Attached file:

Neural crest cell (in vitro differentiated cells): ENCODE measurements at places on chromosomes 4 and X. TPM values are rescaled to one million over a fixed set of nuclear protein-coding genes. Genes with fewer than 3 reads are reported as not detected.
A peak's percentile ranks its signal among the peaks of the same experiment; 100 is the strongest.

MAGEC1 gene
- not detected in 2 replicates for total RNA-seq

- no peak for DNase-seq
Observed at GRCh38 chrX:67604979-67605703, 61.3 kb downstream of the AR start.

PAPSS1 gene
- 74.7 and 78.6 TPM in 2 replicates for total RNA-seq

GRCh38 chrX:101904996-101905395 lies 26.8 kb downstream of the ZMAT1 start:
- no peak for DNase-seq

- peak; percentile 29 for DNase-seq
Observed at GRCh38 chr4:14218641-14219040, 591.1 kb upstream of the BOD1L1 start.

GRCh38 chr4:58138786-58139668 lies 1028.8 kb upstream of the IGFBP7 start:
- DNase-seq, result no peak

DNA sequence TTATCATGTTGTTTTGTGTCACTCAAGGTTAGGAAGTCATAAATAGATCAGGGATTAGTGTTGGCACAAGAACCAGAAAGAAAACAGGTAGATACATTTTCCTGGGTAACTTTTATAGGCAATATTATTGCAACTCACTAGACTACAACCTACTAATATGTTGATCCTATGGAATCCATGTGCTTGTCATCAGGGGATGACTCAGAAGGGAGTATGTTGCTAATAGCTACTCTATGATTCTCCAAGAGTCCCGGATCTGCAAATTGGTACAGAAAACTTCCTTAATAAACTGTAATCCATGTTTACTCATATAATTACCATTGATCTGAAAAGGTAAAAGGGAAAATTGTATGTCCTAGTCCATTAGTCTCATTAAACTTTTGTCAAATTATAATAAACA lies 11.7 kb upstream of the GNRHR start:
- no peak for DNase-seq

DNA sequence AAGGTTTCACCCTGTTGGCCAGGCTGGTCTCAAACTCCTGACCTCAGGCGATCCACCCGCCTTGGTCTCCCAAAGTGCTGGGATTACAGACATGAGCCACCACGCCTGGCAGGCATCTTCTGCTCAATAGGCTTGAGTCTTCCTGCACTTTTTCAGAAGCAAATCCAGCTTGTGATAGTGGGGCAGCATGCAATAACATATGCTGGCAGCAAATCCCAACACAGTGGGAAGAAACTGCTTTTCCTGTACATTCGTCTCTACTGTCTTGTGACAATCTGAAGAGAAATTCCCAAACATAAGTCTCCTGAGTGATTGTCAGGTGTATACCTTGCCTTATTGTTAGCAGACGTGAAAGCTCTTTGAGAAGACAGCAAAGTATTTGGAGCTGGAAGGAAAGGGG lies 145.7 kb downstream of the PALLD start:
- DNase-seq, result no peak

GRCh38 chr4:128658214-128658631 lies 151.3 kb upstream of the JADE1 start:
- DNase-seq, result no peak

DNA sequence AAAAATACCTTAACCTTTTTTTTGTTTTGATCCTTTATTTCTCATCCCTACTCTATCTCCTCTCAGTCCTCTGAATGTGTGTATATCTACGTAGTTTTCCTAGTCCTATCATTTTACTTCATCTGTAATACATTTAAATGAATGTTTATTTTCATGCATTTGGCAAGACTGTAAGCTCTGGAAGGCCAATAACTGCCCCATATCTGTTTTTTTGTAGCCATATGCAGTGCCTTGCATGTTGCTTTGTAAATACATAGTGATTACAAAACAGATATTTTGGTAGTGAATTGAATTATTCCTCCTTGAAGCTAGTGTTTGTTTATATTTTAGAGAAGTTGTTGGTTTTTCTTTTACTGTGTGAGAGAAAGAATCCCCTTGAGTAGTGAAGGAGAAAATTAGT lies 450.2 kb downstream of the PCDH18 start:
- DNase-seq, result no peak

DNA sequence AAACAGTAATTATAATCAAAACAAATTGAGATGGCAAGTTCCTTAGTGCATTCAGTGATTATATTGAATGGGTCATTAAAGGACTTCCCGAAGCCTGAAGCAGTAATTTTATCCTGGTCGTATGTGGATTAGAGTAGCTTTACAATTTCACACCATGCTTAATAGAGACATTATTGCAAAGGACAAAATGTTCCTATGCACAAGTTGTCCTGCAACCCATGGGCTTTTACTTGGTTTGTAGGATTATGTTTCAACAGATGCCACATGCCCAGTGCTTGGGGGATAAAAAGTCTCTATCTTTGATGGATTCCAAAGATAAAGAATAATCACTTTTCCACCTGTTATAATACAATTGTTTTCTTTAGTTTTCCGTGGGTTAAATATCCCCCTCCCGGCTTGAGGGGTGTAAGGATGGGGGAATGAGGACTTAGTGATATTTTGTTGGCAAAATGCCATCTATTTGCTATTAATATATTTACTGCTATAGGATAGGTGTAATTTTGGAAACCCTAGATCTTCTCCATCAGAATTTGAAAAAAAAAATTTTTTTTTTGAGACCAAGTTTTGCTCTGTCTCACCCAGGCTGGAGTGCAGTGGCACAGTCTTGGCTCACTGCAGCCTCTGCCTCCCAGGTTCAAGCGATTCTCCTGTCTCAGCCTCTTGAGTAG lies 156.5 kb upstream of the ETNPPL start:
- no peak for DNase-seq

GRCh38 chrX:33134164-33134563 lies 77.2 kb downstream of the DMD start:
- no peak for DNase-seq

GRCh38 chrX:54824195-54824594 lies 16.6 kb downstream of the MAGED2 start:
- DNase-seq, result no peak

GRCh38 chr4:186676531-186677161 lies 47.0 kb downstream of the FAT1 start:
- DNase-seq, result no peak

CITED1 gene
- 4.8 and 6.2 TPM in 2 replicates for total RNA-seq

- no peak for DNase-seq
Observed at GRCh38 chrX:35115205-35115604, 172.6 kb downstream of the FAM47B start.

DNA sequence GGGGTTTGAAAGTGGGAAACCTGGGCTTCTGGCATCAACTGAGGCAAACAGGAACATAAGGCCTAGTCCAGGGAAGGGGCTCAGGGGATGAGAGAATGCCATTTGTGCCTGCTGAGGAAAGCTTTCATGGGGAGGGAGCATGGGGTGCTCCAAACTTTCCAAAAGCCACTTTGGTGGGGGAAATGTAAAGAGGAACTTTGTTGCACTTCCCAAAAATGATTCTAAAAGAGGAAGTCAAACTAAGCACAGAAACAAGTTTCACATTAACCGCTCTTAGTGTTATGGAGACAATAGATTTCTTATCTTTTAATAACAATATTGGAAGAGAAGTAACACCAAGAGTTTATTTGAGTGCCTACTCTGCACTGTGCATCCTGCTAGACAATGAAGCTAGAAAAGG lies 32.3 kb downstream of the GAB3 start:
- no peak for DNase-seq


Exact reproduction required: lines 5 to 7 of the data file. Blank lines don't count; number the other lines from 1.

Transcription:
- no peak for DNase-seq
Observed at GRCh38 chrX:67604979-67605703, 61.3 kb downstream of the AR start.

PAPSS1 gene